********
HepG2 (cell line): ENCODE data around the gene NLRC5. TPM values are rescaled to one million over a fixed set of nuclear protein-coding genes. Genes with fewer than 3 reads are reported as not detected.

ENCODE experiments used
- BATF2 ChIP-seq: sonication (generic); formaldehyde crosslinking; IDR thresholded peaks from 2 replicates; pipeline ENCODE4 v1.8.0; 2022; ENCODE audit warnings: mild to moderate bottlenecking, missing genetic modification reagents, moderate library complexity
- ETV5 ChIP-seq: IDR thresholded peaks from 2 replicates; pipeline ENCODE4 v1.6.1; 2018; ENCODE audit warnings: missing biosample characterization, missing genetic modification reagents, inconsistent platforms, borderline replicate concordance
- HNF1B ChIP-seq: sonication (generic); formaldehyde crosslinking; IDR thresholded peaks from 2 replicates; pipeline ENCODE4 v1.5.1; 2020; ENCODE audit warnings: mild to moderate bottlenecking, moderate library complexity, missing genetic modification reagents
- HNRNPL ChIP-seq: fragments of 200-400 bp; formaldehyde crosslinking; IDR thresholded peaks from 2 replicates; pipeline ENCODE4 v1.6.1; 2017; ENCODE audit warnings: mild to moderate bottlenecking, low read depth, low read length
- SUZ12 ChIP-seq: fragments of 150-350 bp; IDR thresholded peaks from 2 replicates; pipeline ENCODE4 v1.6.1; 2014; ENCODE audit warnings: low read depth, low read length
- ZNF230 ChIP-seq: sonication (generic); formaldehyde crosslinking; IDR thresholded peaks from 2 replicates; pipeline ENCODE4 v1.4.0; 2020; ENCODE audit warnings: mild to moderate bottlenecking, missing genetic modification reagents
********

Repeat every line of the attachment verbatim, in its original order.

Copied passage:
HepG2 (cell line): ENCODE data around the gene NLRC5. TPM values are rescaled to one million over a fixed set of nuclear protein-coding genes. Genes with fewer than 3 reads are reported as not detected.

ENCODE experiments used
- BATF2 ChIP-seq: sonication (generic); formaldehyde crosslinking; IDR thresholded peaks from 2 replicates; pipeline ENCODE4 v1.8.0; 2022; ENCODE audit warnings: mild to moderate bottlenecking, missing genetic modification reagents, moderate library complexity
- ETV5 ChIP-seq: IDR thresholded peaks from 2 replicates; pipeline ENCODE4 v1.6.1; 2018; ENCODE audit warnings: missing biosample characterization, missing genetic modification reagents, inconsistent platforms, borderline replicate concordance
- HNF1B ChIP-seq: sonication (generic); formaldehyde crosslinking; IDR thresholded peaks from 2 replicates; pipeline ENCODE4 v1.5.1; 2020; ENCODE audit warnings: mild to moderate bottlenecking, moderate library complexity, missing genetic modification reagents
- HNRNPL ChIP-seq: fragments of 200-400 bp; formaldehyde crosslinking; IDR thresholded peaks from 2 replicates; pipeline ENCODE4 v1.6.1; 2017; ENCODE audit warnings: mild to moderate bottlenecking, low read depth, low read length
- SUZ12 ChIP-seq: fragments of 150-350 bp; IDR thresholded peaks from 2 replicates; pipeline ENCODE4 v1.6.1; 2014; ENCODE audit warnings: low read depth, low read length
- ZNF230 ChIP-seq: sonication (generic); formaldehyde crosslinking; IDR thresholded peaks from 2 replicates; pipeline ENCODE4 v1.4.0; 2020; ENCODE audit warnings: mild to moderate bottlenecking, missing genetic modification reagents